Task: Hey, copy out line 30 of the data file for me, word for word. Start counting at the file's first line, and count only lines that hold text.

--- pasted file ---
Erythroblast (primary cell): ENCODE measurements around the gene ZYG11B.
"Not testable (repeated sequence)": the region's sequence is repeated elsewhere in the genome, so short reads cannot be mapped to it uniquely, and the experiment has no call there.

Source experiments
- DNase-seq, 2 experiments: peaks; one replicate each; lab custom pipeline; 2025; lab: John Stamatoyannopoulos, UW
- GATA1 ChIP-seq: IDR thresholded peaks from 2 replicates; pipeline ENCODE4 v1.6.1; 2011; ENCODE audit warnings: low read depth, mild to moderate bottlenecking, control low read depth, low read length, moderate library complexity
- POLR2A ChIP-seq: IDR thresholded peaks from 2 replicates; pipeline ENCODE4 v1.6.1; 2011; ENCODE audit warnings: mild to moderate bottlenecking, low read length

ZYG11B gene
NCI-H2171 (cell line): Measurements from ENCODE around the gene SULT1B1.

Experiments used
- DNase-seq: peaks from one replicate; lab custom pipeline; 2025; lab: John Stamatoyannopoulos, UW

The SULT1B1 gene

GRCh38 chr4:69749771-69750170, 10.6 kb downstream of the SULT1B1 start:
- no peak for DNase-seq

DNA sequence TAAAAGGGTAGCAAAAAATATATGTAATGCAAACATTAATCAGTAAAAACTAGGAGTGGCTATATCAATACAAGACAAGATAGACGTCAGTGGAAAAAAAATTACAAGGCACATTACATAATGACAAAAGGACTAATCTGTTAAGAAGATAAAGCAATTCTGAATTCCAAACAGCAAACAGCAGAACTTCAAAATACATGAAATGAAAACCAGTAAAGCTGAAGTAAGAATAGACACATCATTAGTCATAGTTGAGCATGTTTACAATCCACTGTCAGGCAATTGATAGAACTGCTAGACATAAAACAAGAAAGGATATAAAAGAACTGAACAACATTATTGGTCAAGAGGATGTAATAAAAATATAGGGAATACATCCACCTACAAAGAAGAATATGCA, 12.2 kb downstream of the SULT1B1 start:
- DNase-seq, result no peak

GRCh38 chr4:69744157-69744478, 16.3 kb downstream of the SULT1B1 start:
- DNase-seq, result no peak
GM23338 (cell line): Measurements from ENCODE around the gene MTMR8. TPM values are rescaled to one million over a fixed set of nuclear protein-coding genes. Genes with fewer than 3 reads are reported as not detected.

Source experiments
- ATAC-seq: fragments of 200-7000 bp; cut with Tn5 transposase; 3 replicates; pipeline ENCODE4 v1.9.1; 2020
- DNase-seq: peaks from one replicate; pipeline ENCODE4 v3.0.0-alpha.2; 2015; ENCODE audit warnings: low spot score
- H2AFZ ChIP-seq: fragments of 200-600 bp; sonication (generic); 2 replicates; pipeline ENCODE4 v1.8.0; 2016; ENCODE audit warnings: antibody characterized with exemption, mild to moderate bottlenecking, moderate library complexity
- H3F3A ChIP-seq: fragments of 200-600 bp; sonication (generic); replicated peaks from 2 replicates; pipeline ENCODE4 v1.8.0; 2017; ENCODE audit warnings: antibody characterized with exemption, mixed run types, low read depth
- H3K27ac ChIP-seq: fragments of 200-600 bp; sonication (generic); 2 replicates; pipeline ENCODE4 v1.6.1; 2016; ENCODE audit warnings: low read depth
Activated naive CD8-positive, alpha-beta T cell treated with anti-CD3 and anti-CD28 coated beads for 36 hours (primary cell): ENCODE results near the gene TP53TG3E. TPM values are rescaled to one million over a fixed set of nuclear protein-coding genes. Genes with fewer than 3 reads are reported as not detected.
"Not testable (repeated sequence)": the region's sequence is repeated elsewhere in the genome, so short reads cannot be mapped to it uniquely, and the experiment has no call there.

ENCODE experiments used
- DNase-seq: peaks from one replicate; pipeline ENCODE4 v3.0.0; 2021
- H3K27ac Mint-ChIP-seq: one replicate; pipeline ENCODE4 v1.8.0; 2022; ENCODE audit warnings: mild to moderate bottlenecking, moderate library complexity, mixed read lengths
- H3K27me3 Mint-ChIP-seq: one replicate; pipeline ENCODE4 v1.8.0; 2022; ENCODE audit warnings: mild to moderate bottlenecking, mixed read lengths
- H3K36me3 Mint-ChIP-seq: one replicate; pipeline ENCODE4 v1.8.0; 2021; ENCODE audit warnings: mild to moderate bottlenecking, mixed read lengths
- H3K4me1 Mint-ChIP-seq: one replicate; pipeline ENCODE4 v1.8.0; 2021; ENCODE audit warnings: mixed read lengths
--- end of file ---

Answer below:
- H3K27me3 Mint-ChIP-seq: one replicate; pipeline ENCODE4 v1.8.0; 2022; ENCODE audit warnings: mild to moderate bottlenecking, mixed read lengths